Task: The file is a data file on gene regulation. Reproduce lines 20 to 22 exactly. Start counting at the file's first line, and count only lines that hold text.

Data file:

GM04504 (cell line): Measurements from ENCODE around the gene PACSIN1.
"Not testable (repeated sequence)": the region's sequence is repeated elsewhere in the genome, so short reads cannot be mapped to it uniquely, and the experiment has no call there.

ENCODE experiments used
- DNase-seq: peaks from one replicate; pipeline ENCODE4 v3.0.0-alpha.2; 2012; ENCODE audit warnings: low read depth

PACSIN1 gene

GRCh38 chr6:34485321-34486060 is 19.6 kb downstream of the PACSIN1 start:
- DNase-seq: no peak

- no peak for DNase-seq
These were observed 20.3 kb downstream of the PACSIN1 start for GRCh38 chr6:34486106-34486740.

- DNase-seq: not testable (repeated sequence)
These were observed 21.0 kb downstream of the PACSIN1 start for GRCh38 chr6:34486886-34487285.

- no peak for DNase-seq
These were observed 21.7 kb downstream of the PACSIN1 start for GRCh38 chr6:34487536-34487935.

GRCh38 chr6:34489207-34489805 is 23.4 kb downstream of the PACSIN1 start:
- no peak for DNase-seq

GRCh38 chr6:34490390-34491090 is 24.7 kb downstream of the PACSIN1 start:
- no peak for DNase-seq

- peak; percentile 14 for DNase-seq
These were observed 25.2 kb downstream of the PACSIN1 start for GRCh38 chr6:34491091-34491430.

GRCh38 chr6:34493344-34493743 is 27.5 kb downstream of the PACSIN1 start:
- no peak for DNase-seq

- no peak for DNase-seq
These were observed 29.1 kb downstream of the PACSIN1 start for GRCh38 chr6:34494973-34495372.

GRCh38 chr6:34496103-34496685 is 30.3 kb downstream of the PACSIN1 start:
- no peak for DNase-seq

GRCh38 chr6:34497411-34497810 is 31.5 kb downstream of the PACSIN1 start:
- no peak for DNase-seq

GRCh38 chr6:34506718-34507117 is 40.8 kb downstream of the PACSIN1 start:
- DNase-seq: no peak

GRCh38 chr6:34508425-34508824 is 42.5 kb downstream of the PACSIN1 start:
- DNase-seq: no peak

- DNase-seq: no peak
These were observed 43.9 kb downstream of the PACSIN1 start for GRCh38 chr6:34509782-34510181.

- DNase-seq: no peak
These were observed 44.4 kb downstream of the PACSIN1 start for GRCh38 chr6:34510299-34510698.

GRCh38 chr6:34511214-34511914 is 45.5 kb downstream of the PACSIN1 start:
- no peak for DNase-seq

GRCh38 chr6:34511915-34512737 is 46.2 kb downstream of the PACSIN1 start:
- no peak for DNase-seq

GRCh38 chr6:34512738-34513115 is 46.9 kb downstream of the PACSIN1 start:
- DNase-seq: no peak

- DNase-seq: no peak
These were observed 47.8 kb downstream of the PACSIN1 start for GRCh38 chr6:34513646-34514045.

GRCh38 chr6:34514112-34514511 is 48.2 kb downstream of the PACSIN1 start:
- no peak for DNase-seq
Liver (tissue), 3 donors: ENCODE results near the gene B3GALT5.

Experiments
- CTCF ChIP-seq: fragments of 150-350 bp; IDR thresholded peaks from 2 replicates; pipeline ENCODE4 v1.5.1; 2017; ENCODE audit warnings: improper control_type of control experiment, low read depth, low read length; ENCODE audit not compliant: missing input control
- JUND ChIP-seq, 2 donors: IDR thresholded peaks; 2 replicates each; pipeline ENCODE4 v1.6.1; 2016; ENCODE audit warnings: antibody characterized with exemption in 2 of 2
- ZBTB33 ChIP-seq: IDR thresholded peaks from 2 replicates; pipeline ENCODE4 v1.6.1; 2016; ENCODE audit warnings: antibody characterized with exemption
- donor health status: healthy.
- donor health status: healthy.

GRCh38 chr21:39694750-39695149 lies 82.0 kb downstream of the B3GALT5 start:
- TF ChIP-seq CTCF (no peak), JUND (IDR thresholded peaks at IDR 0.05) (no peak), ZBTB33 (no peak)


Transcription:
GRCh38 chr6:34493344-34493743 is 27.5 kb downstream of the PACSIN1 start:
- no peak for DNase-seq

- no peak for DNase-seq